10 New Pence Coin
As part of the British system’s conversion to decimal currency in 1968, a 10 New Pence coin entered circulation to replace the florin (worth one-tenth of a pound or 24 pence in the pre-decimal system).
At this time, decimal currency was new, and the public felt uncertain about the new coins, so the Decimal Currency Board created a design to reassure
Head of the old 10p
On the reverse of this 10p coin was Christopher Ironside’s design, showing part of the Crest of England, with a lion passant guardant royally crowned. On the obverse of the coin is the second portrait of HM Queen Elizabeth II by Arnold Machin.
The New 10p
1992 10p Coin On September 30 the 1992, a reduced-size version of the 10-pence coin was introduced into circulation, and the older and larger version was withdrawn from circulation on 30 th June 1993.
This 10-pence piece was measured at 24.5mm, making it 4mm less than its predecessor. One of the most significant changes for this 10-pence piece was that the reverse design changed the lettering from ‘New Pence’ to ‘Ten Pence’. On the obverse of the coin is a portrait of HM Queen Elizabeth II by Raphael Maklouf.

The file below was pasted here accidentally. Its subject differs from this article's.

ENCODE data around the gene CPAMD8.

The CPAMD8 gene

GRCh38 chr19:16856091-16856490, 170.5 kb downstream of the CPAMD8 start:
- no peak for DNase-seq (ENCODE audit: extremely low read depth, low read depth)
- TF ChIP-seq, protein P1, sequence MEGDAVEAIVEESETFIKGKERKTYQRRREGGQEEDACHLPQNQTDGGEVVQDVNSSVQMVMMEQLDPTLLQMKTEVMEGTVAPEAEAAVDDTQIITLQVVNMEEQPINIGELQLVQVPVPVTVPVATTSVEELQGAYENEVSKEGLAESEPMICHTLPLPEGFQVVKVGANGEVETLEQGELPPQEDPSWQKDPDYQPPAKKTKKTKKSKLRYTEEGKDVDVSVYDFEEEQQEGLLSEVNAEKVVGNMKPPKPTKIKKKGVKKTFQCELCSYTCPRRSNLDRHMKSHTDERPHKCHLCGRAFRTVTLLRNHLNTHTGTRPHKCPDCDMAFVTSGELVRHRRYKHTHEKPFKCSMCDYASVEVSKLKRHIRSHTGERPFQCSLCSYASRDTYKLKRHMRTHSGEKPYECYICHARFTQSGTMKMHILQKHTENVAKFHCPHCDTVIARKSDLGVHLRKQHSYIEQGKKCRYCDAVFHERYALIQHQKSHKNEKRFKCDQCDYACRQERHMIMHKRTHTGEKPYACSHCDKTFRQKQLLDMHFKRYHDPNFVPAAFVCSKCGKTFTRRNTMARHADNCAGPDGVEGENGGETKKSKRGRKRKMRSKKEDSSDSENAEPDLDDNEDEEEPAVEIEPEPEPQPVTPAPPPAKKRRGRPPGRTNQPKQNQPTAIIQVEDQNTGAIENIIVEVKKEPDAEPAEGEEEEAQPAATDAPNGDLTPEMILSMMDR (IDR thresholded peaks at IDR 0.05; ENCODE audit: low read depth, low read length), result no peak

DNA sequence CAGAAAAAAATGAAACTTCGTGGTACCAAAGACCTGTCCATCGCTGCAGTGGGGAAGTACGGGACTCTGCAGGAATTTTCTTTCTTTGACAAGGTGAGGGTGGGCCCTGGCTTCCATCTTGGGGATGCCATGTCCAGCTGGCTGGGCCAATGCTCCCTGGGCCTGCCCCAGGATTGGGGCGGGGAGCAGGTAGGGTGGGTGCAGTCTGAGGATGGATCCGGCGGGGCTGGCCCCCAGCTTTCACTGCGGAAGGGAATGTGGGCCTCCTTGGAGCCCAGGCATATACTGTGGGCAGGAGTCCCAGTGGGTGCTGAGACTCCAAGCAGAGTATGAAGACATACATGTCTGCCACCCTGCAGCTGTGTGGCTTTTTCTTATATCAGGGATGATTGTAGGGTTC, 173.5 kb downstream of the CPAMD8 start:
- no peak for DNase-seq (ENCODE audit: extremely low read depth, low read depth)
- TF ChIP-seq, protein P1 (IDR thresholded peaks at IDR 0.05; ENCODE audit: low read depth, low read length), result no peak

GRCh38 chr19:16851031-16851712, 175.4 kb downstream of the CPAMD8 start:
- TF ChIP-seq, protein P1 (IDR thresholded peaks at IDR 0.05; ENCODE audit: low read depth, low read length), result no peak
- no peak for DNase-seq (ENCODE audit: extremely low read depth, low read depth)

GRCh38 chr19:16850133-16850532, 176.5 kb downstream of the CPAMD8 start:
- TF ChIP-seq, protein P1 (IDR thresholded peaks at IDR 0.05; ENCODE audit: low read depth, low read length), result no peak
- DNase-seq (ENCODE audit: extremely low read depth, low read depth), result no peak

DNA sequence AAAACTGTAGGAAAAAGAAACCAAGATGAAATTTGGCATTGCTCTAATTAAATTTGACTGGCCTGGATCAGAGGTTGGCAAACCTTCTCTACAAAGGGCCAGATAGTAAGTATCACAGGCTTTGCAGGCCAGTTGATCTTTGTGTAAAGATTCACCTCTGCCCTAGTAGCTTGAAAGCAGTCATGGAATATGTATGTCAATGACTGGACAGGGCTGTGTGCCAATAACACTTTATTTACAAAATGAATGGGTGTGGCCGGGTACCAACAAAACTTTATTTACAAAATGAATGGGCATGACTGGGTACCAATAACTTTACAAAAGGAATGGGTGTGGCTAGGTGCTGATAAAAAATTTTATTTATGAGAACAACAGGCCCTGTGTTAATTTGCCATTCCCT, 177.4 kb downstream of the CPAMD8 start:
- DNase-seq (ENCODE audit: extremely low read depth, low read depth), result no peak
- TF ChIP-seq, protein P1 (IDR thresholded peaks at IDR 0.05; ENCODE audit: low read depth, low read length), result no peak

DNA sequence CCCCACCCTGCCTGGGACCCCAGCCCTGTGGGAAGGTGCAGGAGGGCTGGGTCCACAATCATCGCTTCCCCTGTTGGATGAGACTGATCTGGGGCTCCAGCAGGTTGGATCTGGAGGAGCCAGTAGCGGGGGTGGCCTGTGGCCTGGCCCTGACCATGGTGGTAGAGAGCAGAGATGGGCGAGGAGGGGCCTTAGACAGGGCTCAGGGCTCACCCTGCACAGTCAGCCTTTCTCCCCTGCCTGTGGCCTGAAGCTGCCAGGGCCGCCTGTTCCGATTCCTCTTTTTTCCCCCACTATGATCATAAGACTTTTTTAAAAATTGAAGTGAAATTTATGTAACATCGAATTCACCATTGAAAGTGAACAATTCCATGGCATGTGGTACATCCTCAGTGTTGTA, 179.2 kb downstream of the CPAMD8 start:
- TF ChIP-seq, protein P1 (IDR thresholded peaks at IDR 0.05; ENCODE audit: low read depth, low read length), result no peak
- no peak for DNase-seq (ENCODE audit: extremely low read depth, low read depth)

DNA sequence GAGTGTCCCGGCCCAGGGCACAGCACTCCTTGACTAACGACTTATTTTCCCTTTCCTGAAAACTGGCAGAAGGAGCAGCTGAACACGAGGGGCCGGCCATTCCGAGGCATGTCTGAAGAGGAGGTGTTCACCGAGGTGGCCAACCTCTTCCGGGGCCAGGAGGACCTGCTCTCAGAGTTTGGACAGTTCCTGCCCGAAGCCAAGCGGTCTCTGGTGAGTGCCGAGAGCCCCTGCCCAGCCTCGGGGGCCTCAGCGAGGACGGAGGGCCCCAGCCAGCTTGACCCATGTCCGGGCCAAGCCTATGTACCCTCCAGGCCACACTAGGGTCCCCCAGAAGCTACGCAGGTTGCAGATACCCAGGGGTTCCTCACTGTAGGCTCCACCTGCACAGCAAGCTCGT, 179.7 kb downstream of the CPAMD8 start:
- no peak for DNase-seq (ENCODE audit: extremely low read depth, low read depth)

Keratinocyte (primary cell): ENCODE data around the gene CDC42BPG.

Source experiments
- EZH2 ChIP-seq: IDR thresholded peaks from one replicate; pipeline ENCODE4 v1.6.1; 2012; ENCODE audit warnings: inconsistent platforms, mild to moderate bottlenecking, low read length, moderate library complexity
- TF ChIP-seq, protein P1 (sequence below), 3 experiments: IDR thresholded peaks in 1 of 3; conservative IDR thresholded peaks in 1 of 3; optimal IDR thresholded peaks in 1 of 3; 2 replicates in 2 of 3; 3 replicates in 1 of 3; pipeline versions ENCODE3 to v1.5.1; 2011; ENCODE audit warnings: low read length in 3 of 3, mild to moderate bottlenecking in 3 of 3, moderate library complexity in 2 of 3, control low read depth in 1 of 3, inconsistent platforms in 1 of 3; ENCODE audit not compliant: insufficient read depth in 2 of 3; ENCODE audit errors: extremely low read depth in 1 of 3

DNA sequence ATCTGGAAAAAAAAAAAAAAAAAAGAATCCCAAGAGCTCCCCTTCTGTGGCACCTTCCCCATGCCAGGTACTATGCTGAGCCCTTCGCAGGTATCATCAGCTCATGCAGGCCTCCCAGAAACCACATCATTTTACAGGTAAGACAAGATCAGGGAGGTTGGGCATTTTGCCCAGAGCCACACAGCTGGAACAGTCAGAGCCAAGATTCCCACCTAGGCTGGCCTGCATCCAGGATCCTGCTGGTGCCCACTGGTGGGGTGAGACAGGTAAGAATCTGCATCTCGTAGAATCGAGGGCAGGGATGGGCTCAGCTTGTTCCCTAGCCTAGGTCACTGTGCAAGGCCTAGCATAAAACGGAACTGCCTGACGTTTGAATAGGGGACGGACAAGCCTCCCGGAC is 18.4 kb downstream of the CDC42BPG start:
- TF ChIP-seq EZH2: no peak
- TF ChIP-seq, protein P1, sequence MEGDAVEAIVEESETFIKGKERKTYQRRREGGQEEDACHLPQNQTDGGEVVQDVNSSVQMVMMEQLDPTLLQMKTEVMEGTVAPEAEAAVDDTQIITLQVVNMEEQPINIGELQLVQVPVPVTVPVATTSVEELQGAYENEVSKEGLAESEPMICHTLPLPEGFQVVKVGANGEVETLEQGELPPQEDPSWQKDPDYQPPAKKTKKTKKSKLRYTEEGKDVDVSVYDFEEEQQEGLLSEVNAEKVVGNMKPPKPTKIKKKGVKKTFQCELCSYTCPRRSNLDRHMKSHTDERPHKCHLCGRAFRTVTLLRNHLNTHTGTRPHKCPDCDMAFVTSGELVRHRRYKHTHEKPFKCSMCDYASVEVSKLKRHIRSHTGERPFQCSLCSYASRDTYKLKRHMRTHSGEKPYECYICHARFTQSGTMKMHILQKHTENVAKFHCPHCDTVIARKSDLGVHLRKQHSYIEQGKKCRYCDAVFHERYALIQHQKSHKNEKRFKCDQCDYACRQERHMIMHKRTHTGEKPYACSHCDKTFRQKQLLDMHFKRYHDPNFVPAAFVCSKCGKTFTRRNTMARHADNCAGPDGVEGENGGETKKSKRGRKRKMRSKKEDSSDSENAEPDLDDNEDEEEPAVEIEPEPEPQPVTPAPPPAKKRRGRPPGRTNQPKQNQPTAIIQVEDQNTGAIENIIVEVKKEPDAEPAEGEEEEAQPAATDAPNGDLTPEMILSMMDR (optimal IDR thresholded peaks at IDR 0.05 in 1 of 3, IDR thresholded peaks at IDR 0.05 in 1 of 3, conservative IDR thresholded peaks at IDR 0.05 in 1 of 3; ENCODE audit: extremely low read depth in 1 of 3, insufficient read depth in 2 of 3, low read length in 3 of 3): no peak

Only 14,167 of these small size 10 pence pieces were minted, making them a rare find. The current 10p coin was introduced in April 2008 and featured the top left quarter of the Royal Shield of Arms, showing the lion’s passant from the Royal Banner of England. On the obverse side, the coin design features the fourth portrait of HM Queen Elizabeth II by Ian Rank-Broadley.